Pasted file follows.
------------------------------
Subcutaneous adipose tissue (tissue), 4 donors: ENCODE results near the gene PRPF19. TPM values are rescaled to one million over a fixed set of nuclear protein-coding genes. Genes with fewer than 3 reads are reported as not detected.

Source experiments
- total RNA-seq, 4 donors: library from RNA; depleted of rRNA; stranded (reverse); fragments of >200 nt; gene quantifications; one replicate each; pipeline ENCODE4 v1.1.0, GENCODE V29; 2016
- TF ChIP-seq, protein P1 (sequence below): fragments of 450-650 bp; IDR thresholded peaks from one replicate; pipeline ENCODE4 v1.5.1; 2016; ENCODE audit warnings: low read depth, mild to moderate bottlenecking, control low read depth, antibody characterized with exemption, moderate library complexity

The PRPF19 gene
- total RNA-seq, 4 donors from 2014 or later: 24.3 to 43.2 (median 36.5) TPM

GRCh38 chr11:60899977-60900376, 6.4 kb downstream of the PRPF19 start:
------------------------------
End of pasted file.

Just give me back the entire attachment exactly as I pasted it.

Subcutaneous adipose tissue (tissue), 4 donors: ENCODE results near the gene PRPF19. TPM values are rescaled to one million over a fixed set of nuclear protein-coding genes. Genes with fewer than 3 reads are reported as not detected.

Source experiments
- total RNA-seq, 4 donors: library from RNA; depleted of rRNA; stranded (reverse); fragments of >200 nt; gene quantifications; one replicate each; pipeline ENCODE4 v1.1.0, GENCODE V29; 2016
- TF ChIP-seq, protein P1 (sequence below): fragments of 450-650 bp; IDR thresholded peaks from one replicate; pipeline ENCODE4 v1.5.1; 2016; ENCODE audit warnings: low read depth, mild to moderate bottlenecking, control low read depth, antibody characterized with exemption, moderate library complexity

The PRPF19 gene
- total RNA-seq, 4 donors from 2014 or later: 24.3 to 43.2 (median 36.5) TPM

GRCh38 chr11:60899977-60900376, 6.4 kb downstream of the PRPF19 start: